Then he got together with Steve Letarte, who is his former crew chief and now an analyst for NBC. Steve has this indomitable will. He’s a very unique personality and it really impacted Dale. So in 2014, he comes out of the box and wins the Daytona 500. I think he won Pocono that year, he had a bunch of wins. The last of which was the Martinsville race in October of that year.
After that race ended a bunch of us, a bunch of his buddies, congregated at his home in North Carolina and had a victory party. And we’re throwing down pretty good, and somebody flipping through the channels at his bar, and the race is on. So we put the race on every TV and stopped talking and we watched the race again. And watching him watch himself be successful, because he was pumping his fist like he was a fan. He was pumping his fist about his own success. It was so wonderful to see that unmitigated, uninhibited joy that he had achieved like that. I just sat back and kinda watched. I didn’t talk to anybody, I just observed him. Again, we were in it pretty good, we’d had a few, maybe a few too many. It was just unbridled joy, and it was awesome to see. His evolution as a person is fascinating. I’m so proud of him, where he is now, he is so happy and so fulfilled and so joyous, and it is just awesome to see.
You mentioned 2014, after that ESPN transitioned out of having the NASCAR rights and you transitioned into doing more sports and branching out. What’s something you’ve really enjoyed about that and getting to do a bunch of different sports, from college hoops and college football to being at the Masters this week. What’s something you’ve really enjoyed about getting to spread your wings more?
This is going to be a ridiculous answer, but I love all of it. The diversity that I’m left with in my career is invigorating, it’s inspiring to me. I’ve got to meet and interview people I’ve never dreamed. People I’ve admired forever like Nick Saban and Tiger Woods and Cristiano Ronaldo. It’s just the opportunity to sit across from them and have their time and have their attention, and ask them open ended questions that enables them to tell me about their fascinating lives. It’s a blessing beyond my comprehension. I will never get used to it. I will never forsake it. It will never become mundane. I will never become complacent. Look, there’s better reporters than me. There’s certainly better-looking people than me. And people that even have better opportunities.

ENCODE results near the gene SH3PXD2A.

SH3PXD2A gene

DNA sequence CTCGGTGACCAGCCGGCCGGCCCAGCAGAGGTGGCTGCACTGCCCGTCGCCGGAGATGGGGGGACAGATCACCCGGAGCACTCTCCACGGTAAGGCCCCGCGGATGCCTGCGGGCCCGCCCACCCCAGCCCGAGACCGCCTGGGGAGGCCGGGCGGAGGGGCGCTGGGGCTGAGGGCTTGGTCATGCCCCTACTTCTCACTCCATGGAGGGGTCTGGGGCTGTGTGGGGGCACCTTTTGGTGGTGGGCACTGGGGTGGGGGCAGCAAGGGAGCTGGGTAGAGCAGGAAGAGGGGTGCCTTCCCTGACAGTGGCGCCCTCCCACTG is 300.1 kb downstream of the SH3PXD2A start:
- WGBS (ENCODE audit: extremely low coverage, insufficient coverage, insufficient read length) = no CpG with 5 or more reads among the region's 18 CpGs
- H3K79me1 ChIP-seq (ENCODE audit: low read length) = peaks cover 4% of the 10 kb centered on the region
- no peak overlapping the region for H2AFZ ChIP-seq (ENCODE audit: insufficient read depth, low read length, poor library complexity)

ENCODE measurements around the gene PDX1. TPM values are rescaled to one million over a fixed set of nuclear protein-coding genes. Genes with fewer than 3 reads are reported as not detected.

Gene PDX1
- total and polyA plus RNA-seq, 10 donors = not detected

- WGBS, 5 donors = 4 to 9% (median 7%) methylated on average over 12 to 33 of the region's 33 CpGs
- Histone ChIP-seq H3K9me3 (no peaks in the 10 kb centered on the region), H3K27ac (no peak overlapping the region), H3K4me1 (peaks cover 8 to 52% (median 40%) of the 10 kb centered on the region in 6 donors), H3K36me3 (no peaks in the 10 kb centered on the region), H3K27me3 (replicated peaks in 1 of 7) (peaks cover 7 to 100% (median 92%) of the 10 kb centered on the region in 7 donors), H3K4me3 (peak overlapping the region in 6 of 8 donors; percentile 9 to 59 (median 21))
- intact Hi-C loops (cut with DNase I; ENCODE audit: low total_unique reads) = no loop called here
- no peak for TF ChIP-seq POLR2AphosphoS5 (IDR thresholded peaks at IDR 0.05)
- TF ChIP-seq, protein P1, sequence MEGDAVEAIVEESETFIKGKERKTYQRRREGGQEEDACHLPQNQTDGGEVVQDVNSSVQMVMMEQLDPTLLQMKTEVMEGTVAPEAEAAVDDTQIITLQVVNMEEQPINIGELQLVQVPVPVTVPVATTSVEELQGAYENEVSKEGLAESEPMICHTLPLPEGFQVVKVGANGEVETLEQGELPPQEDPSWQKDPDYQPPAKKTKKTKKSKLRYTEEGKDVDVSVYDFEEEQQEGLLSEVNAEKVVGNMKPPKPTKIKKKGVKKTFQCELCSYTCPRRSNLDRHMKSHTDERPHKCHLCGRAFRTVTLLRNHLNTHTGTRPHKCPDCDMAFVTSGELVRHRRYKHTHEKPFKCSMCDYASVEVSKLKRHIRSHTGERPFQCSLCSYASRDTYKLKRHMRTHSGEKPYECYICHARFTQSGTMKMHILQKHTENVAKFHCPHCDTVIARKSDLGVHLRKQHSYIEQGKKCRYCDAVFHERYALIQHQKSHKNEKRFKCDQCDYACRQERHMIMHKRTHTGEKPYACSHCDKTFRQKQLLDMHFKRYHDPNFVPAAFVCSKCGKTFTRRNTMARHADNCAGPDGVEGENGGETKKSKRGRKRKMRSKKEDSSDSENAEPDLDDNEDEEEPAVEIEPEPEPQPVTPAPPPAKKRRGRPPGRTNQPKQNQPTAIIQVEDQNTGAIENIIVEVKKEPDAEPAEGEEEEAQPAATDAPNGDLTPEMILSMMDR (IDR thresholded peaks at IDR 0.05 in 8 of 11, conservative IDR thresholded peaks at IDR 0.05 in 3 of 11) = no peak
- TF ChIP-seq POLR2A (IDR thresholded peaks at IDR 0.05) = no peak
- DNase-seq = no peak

There’s never going to be anybody that out-passions me. If there’s one thing I can control, it’s passion. I have used that as my compass, that and kindness as my compass, and I’ve been so fortunate. Who gets to sit across from Tiger Woods for 50 minutes? It’s still hard for me to rationalize it, brother, I’m serious. That’s not hyperbole. I’m not trying to be cool, that’s the truth.
I wanted to ask you about that Tiger interview. Anybody that grew up a golf fan or has been a golf fan in the last 20 years, that’s got to be a bucket list thing. What was that entire experience like and was there anything that surprised you about him now that he’s — we knew peak Tiger as fans and now it seems like we have something of a softer Tiger, kind of a more reflective kind of guy than he ever was when he was at his peak.
I think that’s astute. It’s not like he doesn’t want to win anymore. He said one of the most striking quotes anybody’s ever said to me about the desire to win. I asked him, “Why were you so unstoppable for so long?” That very simple question. And he said, “I just want to beat you.” And I said, “Tiger, it can’t be that simple.” He said, “Marty, I didn’t say I wanted to win. I said I wanted to beat you.” You think about that bro. Think about that statement. That’s another level of competitive desire. That’s a Nick Saban, Kobe Bryant, Michael Jordan. That level of competitiveness that drives you to ensure that you have maximized the talent you were given and the work you put in.
So, okay, he’s more human, he is more vulnerable. And I saw a man who was filled with joy. I saw a man who has taken all of his experiences in life and, at this point in his life, I mean he said it to me, he is basically getting a second lease on a career. His back pain was so severe, he didn’t think he’d ever play again, and he didn’t care to. The fact is he couldn’t because he was in so much pain. And then he gets his back fusion, and he’s like, “Aw, I’ll never be able to swing the club like I used to.” He’s killing it. He’s one of the favorites to win the Masters right now. I was so impressed with how happy he seems. And it was really nice to see and to be in the presence of that.
Before I let you go, I got three quick things for you. First, Masters prediction, who you got and, are you riding with Tiger or you got somebody else this week?
I’m riding with Tiger, for all the reasons I just told you.
Secondly, you walk into the Masters concessions booth, what’s your go-to lunch? What are you picking out?
Well, am I working or not?
No, you’re just there as a patron.
Let’s see, I’m going egg-salad sandwich, I’m going barbecue sandwich, and I’m going cold beer.
Finally, you mentioned the hair earlier … the people need some hair care tips. What’s a Marty Smith hair care tip for the folks?
People think it takes me a really long time to do this, it in fact doesn’t. I use something called American Crew Forming Cream, comes in this little circular container. I get like a nickel-sized scoop of that, I rub my hands together, and I rub my hands through my hair and I leave. I have the thickest hair ever so it doesn’t take much. There’s my hair care tip, use that stuff.